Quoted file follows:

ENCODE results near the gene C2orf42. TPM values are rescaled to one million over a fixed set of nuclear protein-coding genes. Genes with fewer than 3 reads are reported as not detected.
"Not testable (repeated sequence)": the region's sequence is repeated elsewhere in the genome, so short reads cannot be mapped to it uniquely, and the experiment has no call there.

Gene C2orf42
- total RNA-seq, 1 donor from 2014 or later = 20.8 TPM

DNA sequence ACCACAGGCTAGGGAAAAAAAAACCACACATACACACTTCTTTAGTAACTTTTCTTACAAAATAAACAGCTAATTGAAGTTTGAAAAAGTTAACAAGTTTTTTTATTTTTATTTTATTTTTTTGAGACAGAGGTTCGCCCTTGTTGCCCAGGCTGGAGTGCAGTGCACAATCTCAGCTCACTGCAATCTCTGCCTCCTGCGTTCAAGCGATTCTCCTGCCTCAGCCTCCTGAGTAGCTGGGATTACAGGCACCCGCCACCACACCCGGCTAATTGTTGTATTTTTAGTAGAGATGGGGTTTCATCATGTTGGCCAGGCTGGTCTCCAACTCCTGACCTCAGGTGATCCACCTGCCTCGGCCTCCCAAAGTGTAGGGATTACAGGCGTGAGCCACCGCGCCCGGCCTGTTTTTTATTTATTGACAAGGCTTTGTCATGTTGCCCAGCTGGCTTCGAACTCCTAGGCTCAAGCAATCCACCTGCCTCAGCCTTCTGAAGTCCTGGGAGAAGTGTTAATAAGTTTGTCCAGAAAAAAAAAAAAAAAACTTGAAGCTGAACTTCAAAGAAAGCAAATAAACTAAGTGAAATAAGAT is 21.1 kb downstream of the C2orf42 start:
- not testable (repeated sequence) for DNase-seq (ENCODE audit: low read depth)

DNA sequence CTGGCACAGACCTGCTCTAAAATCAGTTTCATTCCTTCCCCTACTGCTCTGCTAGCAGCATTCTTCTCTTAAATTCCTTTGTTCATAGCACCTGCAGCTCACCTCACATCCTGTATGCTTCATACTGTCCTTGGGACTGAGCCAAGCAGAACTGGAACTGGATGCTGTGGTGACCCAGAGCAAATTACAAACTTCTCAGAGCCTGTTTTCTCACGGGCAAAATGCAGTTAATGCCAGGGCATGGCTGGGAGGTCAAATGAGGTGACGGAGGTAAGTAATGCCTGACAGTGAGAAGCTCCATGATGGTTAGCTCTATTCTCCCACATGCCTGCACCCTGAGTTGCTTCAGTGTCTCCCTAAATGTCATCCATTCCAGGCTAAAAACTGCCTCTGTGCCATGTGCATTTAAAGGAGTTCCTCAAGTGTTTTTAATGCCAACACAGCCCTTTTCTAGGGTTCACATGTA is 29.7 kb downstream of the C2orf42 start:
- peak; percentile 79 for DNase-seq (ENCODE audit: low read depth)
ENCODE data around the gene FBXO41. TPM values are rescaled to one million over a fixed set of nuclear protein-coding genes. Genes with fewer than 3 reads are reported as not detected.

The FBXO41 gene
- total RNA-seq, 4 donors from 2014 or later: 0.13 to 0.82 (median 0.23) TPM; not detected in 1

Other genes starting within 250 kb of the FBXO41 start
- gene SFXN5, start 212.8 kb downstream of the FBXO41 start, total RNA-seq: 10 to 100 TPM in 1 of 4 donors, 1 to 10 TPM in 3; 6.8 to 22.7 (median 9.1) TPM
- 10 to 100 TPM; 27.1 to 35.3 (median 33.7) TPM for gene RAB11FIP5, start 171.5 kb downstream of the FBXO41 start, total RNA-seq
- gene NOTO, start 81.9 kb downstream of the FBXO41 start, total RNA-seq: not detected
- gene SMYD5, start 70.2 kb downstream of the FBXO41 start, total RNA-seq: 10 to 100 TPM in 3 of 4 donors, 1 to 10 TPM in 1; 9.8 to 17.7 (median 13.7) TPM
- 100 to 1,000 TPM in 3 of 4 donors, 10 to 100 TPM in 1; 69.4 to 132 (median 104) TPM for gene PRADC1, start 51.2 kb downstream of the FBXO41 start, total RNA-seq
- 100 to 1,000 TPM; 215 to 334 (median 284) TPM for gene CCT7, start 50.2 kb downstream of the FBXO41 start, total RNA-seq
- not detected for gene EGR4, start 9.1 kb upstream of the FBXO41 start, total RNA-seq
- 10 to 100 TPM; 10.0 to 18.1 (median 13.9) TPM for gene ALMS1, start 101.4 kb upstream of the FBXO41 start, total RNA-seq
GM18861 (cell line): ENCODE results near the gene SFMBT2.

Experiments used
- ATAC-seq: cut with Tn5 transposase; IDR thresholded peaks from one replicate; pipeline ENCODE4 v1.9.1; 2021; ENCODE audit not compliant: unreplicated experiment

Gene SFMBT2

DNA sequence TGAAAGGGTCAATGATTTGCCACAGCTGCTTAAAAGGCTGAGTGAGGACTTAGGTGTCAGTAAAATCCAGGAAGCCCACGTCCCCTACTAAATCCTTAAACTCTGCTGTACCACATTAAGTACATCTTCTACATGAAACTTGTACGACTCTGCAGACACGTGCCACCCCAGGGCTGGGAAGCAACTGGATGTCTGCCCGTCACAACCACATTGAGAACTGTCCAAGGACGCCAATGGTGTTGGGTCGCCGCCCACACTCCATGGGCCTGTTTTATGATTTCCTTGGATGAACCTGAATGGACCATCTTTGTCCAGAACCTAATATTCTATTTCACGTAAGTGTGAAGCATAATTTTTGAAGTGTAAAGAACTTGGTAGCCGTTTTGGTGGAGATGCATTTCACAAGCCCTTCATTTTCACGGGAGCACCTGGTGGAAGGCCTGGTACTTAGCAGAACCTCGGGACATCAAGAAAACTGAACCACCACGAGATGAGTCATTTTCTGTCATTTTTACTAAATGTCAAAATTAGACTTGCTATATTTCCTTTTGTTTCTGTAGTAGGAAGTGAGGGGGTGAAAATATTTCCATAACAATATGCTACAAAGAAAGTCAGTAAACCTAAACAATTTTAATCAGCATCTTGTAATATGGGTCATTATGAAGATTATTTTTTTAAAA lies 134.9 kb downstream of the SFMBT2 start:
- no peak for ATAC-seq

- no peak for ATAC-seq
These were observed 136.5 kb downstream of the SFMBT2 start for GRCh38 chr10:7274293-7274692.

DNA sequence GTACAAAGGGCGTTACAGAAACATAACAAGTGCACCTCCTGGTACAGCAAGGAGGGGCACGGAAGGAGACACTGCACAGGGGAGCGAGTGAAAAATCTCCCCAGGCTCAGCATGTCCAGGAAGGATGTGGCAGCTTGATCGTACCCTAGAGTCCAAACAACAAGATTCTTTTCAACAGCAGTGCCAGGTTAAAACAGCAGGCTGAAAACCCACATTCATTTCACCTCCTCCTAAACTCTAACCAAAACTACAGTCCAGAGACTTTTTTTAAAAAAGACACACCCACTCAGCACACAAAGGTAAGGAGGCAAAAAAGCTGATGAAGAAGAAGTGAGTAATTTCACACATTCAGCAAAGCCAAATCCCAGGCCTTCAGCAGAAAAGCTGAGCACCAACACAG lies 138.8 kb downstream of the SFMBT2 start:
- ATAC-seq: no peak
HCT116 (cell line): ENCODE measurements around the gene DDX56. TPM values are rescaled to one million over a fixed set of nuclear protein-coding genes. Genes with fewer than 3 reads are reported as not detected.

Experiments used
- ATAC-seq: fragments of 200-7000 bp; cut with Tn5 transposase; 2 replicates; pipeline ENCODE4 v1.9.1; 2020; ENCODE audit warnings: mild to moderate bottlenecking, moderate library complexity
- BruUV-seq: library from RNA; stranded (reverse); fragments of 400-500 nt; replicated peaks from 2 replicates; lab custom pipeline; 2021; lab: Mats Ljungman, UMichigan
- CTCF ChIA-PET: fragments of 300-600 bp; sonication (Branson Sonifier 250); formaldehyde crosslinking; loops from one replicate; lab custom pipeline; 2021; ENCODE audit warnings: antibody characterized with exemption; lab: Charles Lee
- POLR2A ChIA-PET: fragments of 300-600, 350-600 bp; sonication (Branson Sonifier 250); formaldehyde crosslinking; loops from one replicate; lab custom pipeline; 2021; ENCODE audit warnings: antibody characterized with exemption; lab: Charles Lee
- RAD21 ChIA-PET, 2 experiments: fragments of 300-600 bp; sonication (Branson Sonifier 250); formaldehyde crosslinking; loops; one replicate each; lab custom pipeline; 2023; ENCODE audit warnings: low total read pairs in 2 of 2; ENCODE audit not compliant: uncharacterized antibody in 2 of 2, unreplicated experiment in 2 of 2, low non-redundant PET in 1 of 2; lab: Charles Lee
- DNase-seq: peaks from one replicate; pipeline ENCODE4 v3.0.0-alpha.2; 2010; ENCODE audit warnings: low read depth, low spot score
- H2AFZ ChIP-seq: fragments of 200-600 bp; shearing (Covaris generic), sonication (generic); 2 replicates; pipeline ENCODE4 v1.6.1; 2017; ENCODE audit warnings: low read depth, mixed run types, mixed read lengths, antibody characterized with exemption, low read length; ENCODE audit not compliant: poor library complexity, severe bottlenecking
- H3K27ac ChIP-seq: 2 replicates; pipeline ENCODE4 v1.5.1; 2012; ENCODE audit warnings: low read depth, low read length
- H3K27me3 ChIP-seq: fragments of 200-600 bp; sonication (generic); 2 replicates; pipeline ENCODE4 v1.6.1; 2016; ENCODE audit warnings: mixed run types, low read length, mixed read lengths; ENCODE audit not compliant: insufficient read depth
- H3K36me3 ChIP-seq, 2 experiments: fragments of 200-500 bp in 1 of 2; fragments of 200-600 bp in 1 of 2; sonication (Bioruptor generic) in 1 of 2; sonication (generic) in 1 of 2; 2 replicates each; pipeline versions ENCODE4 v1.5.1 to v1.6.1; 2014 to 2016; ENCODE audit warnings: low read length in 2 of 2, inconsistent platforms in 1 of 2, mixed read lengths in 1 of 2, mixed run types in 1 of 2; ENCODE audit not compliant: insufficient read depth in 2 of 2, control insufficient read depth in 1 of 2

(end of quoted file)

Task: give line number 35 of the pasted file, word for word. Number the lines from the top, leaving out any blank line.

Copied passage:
- CTCF ChIA-PET: fragments of 300-600 bp; sonication (Branson Sonifier 250); formaldehyde crosslinking; loops from one replicate; lab custom pipeline; 2021; ENCODE audit warnings: antibody characterized with exemption; lab: Charles Lee